Code execution makes its way up to the function QuickTime!0x21ab00.
A read of 2 bytes is attempted at an offset of 84 bytes into the 16-byte object, resulting in an out-of-bounds read.
Cisco Talos’ research and discovery of programmatic ways to find 0-days helps secure the platforms and software that our customers depend on. The disclosure of this and other vulnerabilities helps the entire online community by identifying security issues that otherwise could be exploited by threat actors. Uncovering new 0-days not only helps improve the overall security of the software that our customers use, but it also enables us to directly improve the procedures in our own security development lifecycle, which improves the security of all of the products that Cisco produces.
Related Snort rules: 35022-35023
For the most up to date list, please refer to Defense Center or FireSIGHT Management Center.
For further zero day or vulnerability reports and information visit:
2015-05-08 – Reported
2015-06-30 – Patched
2015-06-30 – Released
A company offering software that allows people to spy on others has admitted it has been hacked and had thousands of customer records leaked online. The admission comes a day after mSpy told BBC News it had not been hacked and no data had been stolen.
It has also emerged that the UK’s Information Commissioner is investigating the company. It told the BBC it was “aware of the breach and is trying to find out where the company is based”.
MSpy offers software it says is aimed at parents worried about what their children are up to online and employers who want to legitimately track their employees.
But it is also used for more nefarious purposes, such as spouses spying on their partners.
Security expert Brian Krebs broke the news that a vast vault of highly personal data from mSpy customers had been dumped on the so-called dark web – an area of the internet that cannot be reached by traditional search engines.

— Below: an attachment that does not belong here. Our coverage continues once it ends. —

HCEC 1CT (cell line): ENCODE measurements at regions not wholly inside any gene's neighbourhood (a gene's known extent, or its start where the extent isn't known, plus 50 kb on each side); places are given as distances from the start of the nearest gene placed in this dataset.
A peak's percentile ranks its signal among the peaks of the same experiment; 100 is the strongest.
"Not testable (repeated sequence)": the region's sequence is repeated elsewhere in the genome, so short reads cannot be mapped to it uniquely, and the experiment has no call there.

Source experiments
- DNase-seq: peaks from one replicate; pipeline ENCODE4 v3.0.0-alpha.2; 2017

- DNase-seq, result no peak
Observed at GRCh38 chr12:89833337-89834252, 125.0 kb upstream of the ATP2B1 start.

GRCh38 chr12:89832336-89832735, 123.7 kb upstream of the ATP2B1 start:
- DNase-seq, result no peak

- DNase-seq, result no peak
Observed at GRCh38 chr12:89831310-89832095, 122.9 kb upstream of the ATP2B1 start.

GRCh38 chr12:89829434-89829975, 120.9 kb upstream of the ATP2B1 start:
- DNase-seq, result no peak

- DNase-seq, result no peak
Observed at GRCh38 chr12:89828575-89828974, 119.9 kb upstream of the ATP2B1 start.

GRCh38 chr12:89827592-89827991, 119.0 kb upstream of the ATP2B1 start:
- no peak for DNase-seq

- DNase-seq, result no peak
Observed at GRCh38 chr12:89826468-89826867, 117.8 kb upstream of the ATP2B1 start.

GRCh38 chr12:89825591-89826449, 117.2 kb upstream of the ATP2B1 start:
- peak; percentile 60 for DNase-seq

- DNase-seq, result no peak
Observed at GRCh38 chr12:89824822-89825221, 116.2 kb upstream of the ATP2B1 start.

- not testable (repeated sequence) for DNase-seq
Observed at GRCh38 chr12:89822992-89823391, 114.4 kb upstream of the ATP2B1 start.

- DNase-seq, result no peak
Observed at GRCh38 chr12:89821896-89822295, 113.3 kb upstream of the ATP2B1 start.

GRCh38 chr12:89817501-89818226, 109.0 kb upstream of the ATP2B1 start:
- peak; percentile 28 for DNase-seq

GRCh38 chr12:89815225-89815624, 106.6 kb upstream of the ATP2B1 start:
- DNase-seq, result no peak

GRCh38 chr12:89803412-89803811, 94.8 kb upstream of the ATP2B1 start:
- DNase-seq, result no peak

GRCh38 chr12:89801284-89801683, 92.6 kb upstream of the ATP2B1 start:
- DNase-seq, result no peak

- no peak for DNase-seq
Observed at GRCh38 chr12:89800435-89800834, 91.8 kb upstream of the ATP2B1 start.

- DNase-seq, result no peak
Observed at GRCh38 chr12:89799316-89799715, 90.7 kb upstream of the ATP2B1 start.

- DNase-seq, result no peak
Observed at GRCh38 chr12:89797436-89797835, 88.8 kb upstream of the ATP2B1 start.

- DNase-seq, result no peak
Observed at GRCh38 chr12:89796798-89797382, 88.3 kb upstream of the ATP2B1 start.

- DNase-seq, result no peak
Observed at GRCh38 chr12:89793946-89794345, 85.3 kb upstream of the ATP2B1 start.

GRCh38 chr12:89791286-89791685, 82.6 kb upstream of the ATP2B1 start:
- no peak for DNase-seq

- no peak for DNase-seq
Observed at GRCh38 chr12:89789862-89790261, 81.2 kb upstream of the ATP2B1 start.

He had been contacted by an anonymous source who had sent him a link to the data on a Tor-based site – technology that allows people to mask the identity of their websites.
BBC News has now also been sent links to the data, which it is currently analysing.
After insisting that the data was fake and no breach had taken place, mSpy has now admitted that data had been stolen.
“Much to our regret, we must inform you that data leakage has actually taken place,” spokeswoman Amelie Ross told BBC News.
“However, the scope and format of the aforesaid information is way too exaggerated.”
She said that 80,000 customers had been affected. Initial reports suggested up to 400,000 customer details had been exposed.
“Naturally, we have communicated with our customers whose data could have been stolen, and described them a situation. We put in place all the necessary remedial measures and continue to work on mechanism of data encryption,” she added.
Mr Krebs said that he had also contacted “multiple customers of mSpy” via the link he had been sent.
“I spent the better part of the day today pulling customer records from the hundreds of gigabytes of data leaked from mSpy. I spoke with multiple customers whose payment and personal data — and that of their kids, employees and significant others — were included in the huge cache. All confirmed they are or were recently paying customers of mSpy,” he wrote in his blog.
Katherine Till, one of the customers contacted by Mr Krebs, confirmed to him that she and her husband had paid mSpy to monitor the mobile device of their 14-year-old daughter.
She told the security expert that she was unaware of any breach.
“This is disturbing, because who knows what someone could do with all that data from her phone,” she told Mr Krebs.